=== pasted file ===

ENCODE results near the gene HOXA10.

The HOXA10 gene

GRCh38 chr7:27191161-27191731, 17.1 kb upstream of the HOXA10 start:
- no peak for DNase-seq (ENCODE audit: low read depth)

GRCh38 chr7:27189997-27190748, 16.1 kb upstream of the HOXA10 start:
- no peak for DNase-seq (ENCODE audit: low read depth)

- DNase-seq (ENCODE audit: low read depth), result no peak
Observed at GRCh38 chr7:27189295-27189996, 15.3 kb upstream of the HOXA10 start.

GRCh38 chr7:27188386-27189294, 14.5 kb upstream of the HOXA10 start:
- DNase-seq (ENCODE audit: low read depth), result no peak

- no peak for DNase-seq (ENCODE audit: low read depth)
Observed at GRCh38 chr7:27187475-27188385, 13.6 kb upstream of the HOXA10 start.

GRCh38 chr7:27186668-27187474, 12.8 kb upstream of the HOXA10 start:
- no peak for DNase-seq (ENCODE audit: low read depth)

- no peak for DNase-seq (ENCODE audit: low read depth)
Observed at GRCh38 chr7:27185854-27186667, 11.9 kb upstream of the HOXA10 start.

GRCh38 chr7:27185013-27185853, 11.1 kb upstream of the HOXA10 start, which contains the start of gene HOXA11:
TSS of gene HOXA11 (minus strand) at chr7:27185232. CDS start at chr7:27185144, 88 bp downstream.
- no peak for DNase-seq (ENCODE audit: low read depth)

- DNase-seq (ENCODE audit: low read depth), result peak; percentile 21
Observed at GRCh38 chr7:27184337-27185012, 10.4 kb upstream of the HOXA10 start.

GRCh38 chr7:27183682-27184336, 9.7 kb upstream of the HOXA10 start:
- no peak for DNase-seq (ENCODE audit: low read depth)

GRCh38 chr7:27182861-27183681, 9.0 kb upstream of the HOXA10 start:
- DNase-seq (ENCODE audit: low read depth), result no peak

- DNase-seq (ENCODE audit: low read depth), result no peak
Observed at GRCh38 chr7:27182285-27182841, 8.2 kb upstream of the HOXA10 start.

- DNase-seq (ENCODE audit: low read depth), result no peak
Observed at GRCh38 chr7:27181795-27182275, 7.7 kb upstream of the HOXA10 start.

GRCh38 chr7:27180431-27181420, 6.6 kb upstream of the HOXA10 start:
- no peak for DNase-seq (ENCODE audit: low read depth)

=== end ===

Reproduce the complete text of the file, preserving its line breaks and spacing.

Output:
ENCODE results near the gene HOXA10.

The HOXA10 gene

GRCh38 chr7:27191161-27191731, 17.1 kb upstream of the HOXA10 start:
- no peak for DNase-seq (ENCODE audit: low read depth)

GRCh38 chr7:27189997-27190748, 16.1 kb upstream of the HOXA10 start:
- no peak for DNase-seq (ENCODE audit: low read depth)

- DNase-seq (ENCODE audit: low read depth), result no peak
Observed at GRCh38 chr7:27189295-27189996, 15.3 kb upstream of the HOXA10 start.

GRCh38 chr7:27188386-27189294, 14.5 kb upstream of the HOXA10 start:
- DNase-seq (ENCODE audit: low read depth), result no peak

- no peak for DNase-seq (ENCODE audit: low read depth)
Observed at GRCh38 chr7:27187475-27188385, 13.6 kb upstream of the HOXA10 start.

GRCh38 chr7:27186668-27187474, 12.8 kb upstream of the HOXA10 start:
- no peak for DNase-seq (ENCODE audit: low read depth)

- no peak for DNase-seq (ENCODE audit: low read depth)
Observed at GRCh38 chr7:27185854-27186667, 11.9 kb upstream of the HOXA10 start.

GRCh38 chr7:27185013-27185853, 11.1 kb upstream of the HOXA10 start, which contains the start of gene HOXA11:
TSS of gene HOXA11 (minus strand) at chr7:27185232. CDS start at chr7:27185144, 88 bp downstream.
- no peak for DNase-seq (ENCODE audit: low read depth)

- DNase-seq (ENCODE audit: low read depth), result peak; percentile 21
Observed at GRCh38 chr7:27184337-27185012, 10.4 kb upstream of the HOXA10 start.

GRCh38 chr7:27183682-27184336, 9.7 kb upstream of the HOXA10 start:
- no peak for DNase-seq (ENCODE audit: low read depth)

GRCh38 chr7:27182861-27183681, 9.0 kb upstream of the HOXA10 start:
- DNase-seq (ENCODE audit: low read depth), result no peak

- DNase-seq (ENCODE audit: low read depth), result no peak
Observed at GRCh38 chr7:27182285-27182841, 8.2 kb upstream of the HOXA10 start.

- DNase-seq (ENCODE audit: low read depth), result no peak
Observed at GRCh38 chr7:27181795-27182275, 7.7 kb upstream of the HOXA10 start.

GRCh38 chr7:27180431-27181420, 6.6 kb upstream of the HOXA10 start:
- no peak for DNase-seq (ENCODE audit: low read depth)